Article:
There is a buzz in the air about the changes being made to the FICO scoring model. What is this all about?
Fair Issac Corporation, or FICO, is the creator of the FICO Score 9, which is the number that three major credit bureaus use to determine your credit worthiness. This score is often used by lenders whom you might seek out for a mortgage, car loan, credit card, personal loan, or any similar kind of lending. The score influences whether you qualify to get the loan, or whether the interest rate is higher or lower.
There were some flaws in the FICO scoring model. The problem was that many people had medical debt that was listed on their credit report as a “negative”. Even when that medical debt was settled, the negative entry lingered for years on their report. Often, this was the only negative entry on the report.
So you say to me: “Why should medical debt be treated any differently than any other debt? What makes it different from, say, credit card debt?” It turns out that tens of millions of people have medical debt collections on their reports. What makes it unfair is this: often, people don’t even find out about their medical debt until it makes it to a collection agency.
My guess is that many, if not most of you, have had the same experience as I have: you have some medical issues, and you get bombarded with paper from the insurance company that “explains” what is covered and what isn’t. Often, the papers say “This is Not a Bill!” so there is nothing to pay, even if it shows that there is a balance that has not been paid. Then you wait for the bill that never comes.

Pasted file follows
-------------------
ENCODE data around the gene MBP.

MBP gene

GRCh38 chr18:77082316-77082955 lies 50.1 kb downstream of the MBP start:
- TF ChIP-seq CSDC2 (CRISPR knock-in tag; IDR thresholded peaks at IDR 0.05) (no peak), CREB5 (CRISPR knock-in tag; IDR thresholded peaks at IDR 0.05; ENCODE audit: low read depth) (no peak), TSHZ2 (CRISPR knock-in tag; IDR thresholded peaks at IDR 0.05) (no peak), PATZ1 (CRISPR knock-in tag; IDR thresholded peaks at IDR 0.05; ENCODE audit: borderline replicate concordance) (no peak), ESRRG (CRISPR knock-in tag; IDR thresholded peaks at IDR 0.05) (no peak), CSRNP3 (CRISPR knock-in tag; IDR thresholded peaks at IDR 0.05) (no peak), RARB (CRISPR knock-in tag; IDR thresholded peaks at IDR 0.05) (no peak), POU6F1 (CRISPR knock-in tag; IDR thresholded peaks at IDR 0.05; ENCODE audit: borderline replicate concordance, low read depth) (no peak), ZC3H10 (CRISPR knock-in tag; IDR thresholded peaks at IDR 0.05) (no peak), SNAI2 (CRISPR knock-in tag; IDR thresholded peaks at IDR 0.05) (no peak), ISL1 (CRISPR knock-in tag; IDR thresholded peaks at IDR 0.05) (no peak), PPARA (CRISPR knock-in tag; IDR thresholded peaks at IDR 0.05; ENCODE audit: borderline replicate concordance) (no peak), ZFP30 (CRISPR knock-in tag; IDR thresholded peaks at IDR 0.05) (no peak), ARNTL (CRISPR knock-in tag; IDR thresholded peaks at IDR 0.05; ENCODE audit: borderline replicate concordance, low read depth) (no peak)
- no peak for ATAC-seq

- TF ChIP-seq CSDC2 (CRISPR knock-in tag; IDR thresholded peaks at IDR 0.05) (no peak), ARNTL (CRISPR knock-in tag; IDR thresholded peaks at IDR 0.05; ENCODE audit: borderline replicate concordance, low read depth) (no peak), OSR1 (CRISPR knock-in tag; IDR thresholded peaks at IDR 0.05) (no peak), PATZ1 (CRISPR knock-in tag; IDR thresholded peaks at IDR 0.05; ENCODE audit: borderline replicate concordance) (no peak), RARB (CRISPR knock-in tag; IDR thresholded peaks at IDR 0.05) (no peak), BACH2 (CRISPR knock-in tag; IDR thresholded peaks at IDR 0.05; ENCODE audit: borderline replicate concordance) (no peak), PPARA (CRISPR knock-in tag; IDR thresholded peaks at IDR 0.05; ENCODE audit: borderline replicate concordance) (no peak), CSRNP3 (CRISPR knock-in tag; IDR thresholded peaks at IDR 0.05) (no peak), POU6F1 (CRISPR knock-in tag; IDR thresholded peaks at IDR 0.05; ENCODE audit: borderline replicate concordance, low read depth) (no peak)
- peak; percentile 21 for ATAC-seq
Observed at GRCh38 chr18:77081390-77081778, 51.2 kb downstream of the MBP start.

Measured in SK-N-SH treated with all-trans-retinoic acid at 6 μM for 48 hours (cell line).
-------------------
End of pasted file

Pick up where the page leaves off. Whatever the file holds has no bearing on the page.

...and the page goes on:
Next thing you know, some collection agency is contacting you, saying if you don’t pay the bill immediately, they will report it! And often it is a large amount that you are not prepared to pay in one lump sum. So what happens? It often goes on your credit report, and stays there long after the bill is paid.
FICO’s research has shown that if the only negative item on a person’s credit report is a medical debt, this does not present a greater credit risk than if there are no negative items. My guess is that they have examined situations like I have detailed above to come to their conclusion. That is good news to people who have these types of bills to settle, and even good news
But what does that mean to the idea of settling your debt in general? Here is my take. If you have lots of payment issues, it most likely isn’t going to matter much. But if the only issue is one or two paid accounts that are holding your credit score back, and if they are paid or you have the ability to pay them quickly, then go for it.
Most importantly, you should look toward a professional who can help you determine your options. We would be glad to sit down with you at no cost to do just that.